As in all of this year's work to date, the drawing is based immediately upon a photomechanically 'degraded' image a number of generations down the line from the original source. In this particular instance, the presence of the hanging animal pelts to the left of & behind the human figure (a concept informing Valentino's work is that of contrast & duality, which, aesthetically, contributes in no small measure to the appeal of the image whilst also providing food for further thought) inspired an attempt to realise this textured aspect of the drawing in more physical form: the shapes of each of the four separate segments, skins, forming the whole were carefully torn from a sheet of paper (the edges thus providing another form of 'drawing') & then pasted onto the base page, overlapping in places, this 'object' then standing slightly proud of the surface of the whole page, its edges destined to catch & hold some of the pencil marks subsequently applied-erased in the course of the habitual drawing process. Alas, the surface of the paper used (the same type as the base) proved largely resistant to the breaking-up effect I hoped would take place under the pressure of erasure (something like a better quality Fabriano paper, as I used to use when making larger-scale charcoal drawings, has a lovely crumbly surface that breaks easily & aids the creation of ragged textures and suchlike), thus these pasted elements of the drawing are not as textured & distressed as envisaged, & the drawing as a whole consequently not quite as 'object-like' as intended : note to try something different in future.


Portishead 'Third'
'Test Match Special'
WI v Eng
1st Test, days 2-4

Addictive listening in both cases: Portishead's 'Third' is lodged in the mind, unshiftably, to be returned to obsessively at present, its sonic aesthetic & consequent mood feeling most appropriate to the the times: whilst TMS, when available, is an essential accompaniment to the working process - good company, passionate, informative, erudite, amusing & greatly entertaining, conjuring images of & creating another world, without making any demands for interaction other than that one listens, absolutely perfect. Excellent First Test of the current series, proceeding in stately fashion before a rapid, thrilling & unexpectedly early denouement. It seems fitting too to acknowledge, with regret, the passing of the estimable TMS scorer Bill Frindall, whose learned presence & subtle interjections will surely be missed: RIP.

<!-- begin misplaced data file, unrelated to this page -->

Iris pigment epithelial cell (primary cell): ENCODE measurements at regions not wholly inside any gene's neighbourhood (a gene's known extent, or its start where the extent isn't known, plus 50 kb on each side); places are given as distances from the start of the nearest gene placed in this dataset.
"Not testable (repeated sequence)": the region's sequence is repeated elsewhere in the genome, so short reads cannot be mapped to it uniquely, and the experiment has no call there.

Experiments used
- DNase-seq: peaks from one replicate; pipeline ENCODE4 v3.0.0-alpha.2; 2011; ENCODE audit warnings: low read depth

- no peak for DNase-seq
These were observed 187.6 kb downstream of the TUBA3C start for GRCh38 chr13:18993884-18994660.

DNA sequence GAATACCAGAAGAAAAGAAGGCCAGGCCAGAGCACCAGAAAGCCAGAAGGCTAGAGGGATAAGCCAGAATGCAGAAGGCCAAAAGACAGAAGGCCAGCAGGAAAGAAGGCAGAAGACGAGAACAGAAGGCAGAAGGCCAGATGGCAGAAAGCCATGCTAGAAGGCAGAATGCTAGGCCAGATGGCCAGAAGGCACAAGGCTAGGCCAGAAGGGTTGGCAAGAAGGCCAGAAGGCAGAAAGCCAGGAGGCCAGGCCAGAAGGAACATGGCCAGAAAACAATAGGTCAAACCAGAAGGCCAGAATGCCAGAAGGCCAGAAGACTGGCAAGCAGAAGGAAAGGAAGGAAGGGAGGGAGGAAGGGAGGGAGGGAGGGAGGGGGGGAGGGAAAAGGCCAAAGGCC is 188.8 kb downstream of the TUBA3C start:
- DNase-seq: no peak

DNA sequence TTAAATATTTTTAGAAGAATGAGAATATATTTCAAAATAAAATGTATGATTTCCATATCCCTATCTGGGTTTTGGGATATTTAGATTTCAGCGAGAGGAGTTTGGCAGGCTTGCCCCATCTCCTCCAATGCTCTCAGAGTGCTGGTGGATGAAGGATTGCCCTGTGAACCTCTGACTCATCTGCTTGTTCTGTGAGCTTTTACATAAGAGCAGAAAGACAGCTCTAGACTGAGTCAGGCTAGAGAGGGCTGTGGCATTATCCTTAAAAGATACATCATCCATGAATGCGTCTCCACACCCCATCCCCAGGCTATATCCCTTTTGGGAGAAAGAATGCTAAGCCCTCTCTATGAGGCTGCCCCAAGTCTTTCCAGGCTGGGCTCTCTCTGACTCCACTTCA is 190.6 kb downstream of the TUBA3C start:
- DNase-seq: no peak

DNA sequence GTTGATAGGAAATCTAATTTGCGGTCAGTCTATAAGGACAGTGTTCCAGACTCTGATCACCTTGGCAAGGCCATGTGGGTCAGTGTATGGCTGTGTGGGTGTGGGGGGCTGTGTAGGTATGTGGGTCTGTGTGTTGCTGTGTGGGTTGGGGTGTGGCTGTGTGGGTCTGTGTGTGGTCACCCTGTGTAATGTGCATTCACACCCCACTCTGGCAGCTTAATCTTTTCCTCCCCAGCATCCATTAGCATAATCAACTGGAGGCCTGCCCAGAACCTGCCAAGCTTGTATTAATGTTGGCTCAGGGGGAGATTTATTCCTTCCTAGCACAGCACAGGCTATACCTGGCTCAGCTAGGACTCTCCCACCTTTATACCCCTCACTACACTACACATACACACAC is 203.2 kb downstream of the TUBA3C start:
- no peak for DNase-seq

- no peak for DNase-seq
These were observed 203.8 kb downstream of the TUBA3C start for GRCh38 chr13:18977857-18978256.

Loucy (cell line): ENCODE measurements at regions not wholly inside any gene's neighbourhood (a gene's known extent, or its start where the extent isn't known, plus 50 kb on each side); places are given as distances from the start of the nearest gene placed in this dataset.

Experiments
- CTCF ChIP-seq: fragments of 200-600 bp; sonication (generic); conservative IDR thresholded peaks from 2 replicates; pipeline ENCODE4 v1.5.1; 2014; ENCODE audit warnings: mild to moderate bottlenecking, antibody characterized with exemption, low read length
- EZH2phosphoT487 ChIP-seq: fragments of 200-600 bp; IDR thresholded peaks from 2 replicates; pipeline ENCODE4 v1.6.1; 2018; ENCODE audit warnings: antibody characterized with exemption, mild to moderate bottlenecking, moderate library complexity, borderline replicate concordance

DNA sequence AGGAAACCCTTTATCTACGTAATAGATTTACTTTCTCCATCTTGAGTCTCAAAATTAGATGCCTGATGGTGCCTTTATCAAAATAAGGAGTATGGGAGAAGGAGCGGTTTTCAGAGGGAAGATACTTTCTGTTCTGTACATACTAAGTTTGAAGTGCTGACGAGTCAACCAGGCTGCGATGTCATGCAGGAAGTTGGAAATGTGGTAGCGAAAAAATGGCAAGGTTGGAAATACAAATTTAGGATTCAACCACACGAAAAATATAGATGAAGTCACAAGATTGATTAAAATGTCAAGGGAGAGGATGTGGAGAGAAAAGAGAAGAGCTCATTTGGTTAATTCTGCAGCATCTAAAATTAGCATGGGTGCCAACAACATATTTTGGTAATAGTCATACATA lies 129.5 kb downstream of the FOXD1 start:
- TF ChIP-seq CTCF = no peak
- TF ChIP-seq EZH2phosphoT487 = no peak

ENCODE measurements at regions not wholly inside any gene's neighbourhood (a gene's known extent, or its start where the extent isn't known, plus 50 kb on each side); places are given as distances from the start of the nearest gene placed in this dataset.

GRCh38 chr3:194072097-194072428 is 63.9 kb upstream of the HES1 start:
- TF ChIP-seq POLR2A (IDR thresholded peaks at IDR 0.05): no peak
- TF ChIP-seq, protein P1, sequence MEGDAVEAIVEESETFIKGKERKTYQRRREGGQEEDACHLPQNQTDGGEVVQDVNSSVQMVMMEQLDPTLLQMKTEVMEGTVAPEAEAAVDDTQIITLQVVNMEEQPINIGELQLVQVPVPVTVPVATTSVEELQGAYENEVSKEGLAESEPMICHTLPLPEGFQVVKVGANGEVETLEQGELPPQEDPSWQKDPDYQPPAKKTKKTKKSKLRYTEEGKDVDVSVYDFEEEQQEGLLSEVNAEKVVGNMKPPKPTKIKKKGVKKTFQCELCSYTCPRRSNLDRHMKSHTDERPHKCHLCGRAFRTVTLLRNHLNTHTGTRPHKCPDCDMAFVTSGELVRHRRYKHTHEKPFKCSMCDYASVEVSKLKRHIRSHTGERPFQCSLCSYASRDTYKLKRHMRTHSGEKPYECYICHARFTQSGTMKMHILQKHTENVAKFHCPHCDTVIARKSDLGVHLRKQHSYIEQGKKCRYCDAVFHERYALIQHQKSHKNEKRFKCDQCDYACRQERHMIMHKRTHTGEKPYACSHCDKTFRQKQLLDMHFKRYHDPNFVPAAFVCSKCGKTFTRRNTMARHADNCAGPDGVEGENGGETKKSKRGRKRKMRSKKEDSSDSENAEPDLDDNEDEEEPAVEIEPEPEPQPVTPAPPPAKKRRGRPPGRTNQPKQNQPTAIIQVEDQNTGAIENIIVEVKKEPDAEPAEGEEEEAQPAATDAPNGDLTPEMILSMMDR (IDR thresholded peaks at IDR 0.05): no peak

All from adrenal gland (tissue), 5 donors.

Monday, February 02, 2009

Good Things in Small Packages

Brought to my attention by my lovely friend Rebecca & originating via this press release on the University of Gloucestershire website, comes news of another must-see-&-follow artist’s blog, namely & documenting Dan Young’s intended year-long project of a painting-a-day, beginning last November & continuing apace. Another ‘Old Pittvillean’ (as is the aforementioned Rebecca, artist-blogger Kirsty Hall & yours truly), Dan’s series of small format oil paintings, luscious & seductive, comprises simple still lifes of, naturally, all manner of small objects (or fragments of), that have some relevance to the given day - those that might be overlooked or unconsidered, at least as subject matter for painting - elevated to the realm of art, from wooden toy figures, art materials (from pencils, pastels to pans & blobs of paint & even a small mound of dry ultramarine pigment that seems very Anish Kapoor), a Brussels sprout (on Xmas day, of course), half-eaten biscuits, crocheted mushrooms to clumps of earth &, most topically today, a snowball.
The contextualizing blog entries accompanying each of the paintings have an enjoyable deadpan humour to them too, as befits many of the subjects depicted, & the work is made available for ebay auction, with the result that a pleasing amount appears to have sold. As this mere dry description could never do the endeavour justice, please visit the blog now for a real treat!

Whilst being a noble endeavour in its own right, a purpose of Dan’s enterprise is to provide inspiration to make time during the demands of the day to do something from which one can gain enjoyment & satisfaction, one of the fundamental disciplines that also underpins my own efforts, in drawing & blogging, believing such to be of the utmost importance.

More examples of Dan Young’s paintings & digital art are to be found on his artist's website – enjoy, for example, the series of tent paintings, pitched in snowy locations, again suffused with that sense of incongruous humour.

All good stuff & always pleasing to make a Cheltenham reacquaintance in some way - thanks Becca, you're a star.